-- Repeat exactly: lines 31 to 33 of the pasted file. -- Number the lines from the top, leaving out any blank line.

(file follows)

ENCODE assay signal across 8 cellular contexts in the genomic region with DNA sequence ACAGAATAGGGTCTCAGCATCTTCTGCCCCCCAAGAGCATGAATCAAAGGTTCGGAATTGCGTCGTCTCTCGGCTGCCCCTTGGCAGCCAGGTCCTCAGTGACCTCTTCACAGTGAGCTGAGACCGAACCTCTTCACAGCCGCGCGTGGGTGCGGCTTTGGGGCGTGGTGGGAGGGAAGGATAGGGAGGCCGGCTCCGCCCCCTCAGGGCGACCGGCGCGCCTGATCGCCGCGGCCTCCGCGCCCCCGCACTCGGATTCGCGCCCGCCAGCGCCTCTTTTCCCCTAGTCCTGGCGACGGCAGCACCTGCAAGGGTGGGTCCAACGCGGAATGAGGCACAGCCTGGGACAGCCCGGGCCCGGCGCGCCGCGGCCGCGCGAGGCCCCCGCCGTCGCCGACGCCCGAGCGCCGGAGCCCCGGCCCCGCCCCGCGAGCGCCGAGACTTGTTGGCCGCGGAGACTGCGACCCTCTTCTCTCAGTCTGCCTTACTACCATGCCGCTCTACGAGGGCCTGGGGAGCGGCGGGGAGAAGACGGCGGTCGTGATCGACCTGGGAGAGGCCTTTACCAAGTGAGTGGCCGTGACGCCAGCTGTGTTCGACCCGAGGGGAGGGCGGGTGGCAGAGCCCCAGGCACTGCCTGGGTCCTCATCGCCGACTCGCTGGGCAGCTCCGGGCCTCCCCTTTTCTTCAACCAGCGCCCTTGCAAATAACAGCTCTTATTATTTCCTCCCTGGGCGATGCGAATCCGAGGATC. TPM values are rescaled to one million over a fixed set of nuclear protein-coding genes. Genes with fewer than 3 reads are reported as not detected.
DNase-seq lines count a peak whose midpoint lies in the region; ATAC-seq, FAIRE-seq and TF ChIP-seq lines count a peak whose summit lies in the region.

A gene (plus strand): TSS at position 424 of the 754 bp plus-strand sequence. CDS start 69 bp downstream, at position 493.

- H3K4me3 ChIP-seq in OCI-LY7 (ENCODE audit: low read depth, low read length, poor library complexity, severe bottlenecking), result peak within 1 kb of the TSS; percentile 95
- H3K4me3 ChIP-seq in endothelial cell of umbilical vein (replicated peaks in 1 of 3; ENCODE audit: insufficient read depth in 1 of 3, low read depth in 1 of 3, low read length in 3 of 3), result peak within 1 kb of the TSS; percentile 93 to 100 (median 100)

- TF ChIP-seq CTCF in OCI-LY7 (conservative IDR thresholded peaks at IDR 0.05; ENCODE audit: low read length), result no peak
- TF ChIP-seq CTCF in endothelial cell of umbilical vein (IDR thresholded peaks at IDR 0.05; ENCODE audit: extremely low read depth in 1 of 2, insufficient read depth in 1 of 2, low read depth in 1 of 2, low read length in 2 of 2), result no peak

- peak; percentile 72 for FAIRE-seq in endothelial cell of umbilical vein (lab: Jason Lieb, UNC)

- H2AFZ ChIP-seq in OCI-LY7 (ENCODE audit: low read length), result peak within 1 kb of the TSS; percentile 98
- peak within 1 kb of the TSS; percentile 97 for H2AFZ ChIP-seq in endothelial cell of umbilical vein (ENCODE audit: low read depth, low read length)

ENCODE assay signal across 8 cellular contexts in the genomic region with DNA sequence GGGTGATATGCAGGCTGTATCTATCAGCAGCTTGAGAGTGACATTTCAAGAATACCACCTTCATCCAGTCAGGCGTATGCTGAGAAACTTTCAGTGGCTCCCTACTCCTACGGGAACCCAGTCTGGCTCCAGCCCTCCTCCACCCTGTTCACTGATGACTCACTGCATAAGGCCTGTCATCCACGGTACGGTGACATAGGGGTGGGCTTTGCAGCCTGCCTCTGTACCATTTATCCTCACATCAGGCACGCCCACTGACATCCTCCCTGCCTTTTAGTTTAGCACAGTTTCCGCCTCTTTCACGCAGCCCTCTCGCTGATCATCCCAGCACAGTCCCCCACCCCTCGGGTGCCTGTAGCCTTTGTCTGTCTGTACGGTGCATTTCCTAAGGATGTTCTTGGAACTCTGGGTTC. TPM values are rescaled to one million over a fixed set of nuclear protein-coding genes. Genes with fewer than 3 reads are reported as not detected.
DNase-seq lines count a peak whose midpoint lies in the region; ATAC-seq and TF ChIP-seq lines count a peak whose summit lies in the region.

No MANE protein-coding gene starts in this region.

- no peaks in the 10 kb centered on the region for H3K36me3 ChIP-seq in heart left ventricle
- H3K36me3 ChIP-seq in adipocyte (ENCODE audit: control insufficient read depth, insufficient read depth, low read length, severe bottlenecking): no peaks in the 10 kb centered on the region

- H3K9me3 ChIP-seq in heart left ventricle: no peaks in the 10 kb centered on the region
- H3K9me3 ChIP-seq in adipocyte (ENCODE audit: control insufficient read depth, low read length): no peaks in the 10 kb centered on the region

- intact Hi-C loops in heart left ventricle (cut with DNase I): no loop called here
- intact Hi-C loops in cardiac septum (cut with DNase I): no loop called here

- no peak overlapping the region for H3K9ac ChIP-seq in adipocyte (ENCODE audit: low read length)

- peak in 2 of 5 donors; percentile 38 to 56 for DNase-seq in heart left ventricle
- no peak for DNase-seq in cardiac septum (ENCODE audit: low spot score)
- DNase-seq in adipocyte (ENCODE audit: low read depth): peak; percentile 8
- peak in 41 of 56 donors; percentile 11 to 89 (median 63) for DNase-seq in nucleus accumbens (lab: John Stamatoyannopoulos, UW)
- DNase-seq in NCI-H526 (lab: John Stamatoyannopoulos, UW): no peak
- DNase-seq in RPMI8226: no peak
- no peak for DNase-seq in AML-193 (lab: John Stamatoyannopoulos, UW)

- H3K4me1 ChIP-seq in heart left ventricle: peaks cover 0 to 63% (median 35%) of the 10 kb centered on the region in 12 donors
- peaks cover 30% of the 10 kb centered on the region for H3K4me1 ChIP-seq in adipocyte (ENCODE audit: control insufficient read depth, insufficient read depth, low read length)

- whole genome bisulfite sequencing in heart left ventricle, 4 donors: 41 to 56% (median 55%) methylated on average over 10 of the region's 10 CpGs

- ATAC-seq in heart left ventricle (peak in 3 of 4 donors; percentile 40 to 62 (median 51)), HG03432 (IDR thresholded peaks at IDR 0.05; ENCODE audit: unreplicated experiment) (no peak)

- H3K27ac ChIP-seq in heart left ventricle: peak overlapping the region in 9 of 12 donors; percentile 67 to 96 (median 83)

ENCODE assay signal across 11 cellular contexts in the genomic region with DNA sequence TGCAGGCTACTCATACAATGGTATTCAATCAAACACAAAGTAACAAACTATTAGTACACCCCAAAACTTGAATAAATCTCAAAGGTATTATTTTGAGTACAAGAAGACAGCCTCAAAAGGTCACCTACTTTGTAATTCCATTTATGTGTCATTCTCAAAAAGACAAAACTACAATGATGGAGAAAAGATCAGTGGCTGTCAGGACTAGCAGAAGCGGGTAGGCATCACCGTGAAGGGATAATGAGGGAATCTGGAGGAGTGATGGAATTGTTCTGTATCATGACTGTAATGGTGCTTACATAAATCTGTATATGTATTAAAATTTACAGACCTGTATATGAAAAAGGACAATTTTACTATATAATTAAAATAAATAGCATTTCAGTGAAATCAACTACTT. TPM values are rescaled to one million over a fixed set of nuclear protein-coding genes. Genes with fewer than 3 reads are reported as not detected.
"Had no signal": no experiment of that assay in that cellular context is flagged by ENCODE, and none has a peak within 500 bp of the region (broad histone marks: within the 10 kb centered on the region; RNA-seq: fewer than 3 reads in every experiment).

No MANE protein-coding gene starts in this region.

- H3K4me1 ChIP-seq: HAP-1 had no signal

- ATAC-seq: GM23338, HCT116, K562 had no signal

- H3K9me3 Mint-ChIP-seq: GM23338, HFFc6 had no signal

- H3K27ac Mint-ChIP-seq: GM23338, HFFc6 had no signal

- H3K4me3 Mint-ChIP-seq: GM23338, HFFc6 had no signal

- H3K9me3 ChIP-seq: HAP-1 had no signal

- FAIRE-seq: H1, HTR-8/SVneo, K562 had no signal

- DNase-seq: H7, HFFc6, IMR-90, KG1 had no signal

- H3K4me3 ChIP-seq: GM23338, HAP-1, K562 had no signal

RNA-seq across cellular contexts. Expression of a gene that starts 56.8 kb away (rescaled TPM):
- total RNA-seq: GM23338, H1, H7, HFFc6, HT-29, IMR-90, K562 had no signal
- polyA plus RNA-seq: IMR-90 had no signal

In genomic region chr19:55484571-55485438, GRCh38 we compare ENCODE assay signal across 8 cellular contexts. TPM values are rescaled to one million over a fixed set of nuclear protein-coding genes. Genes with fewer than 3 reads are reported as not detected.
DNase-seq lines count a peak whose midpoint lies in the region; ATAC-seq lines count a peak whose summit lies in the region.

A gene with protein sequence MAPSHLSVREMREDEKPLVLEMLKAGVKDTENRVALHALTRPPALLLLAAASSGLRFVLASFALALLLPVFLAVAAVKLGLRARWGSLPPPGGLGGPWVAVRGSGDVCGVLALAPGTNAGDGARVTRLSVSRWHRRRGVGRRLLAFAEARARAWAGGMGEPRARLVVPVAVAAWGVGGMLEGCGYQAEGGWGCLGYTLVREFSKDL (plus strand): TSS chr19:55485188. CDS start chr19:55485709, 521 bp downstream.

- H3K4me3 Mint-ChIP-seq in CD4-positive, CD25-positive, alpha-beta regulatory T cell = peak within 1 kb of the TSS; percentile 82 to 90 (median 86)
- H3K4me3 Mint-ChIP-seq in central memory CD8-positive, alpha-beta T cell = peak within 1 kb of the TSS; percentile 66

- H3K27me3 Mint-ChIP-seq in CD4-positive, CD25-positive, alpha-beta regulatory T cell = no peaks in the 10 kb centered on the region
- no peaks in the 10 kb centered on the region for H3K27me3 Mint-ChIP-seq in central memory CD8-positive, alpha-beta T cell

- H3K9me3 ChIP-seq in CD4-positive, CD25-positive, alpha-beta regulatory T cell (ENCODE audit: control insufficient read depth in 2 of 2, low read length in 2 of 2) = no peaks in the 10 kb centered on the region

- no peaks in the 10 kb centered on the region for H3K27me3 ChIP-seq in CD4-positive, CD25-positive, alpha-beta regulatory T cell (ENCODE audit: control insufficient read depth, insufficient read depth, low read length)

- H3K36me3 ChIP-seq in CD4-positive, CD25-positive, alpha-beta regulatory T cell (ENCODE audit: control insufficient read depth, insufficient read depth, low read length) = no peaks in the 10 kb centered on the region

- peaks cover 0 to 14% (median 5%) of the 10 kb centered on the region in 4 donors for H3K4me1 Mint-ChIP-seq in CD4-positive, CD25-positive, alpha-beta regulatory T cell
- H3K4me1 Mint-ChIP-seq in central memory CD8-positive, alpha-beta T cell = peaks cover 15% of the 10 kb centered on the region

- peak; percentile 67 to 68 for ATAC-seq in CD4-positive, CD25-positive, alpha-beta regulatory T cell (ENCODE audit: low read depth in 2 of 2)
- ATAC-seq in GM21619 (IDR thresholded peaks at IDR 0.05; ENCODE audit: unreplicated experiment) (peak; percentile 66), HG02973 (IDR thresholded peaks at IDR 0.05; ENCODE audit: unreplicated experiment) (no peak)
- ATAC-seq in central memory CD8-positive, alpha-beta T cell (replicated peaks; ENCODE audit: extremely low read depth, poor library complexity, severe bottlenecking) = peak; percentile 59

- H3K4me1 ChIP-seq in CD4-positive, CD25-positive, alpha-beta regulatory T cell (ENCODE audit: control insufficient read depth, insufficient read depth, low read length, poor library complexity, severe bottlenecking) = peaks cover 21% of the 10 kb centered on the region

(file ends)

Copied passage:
- ATAC-seq in heart left ventricle (peak in 3 of 4 donors; percentile 40 to 62 (median 51)), HG03432 (IDR thresholded peaks at IDR 0.05; ENCODE audit: unreplicated experiment) (no peak)

- H3K27ac ChIP-seq in heart left ventricle: peak overlapping the region in 9 of 12 donors; percentile 67 to 96 (median 83)

ENCODE assay signal across 11 cellular contexts in the genomic region with DNA sequence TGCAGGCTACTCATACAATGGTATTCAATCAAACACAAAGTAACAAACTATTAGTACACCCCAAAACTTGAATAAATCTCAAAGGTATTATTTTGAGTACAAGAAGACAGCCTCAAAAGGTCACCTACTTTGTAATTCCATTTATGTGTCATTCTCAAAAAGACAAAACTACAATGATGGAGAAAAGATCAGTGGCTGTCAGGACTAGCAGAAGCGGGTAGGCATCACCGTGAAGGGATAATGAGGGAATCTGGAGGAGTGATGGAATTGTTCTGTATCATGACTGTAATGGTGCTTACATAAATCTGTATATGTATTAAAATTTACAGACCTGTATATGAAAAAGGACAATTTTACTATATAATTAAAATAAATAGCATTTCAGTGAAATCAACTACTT. TPM values are rescaled to one million over a fixed set of nuclear protein-coding genes. Genes with fewer than 3 reads are reported as not detected.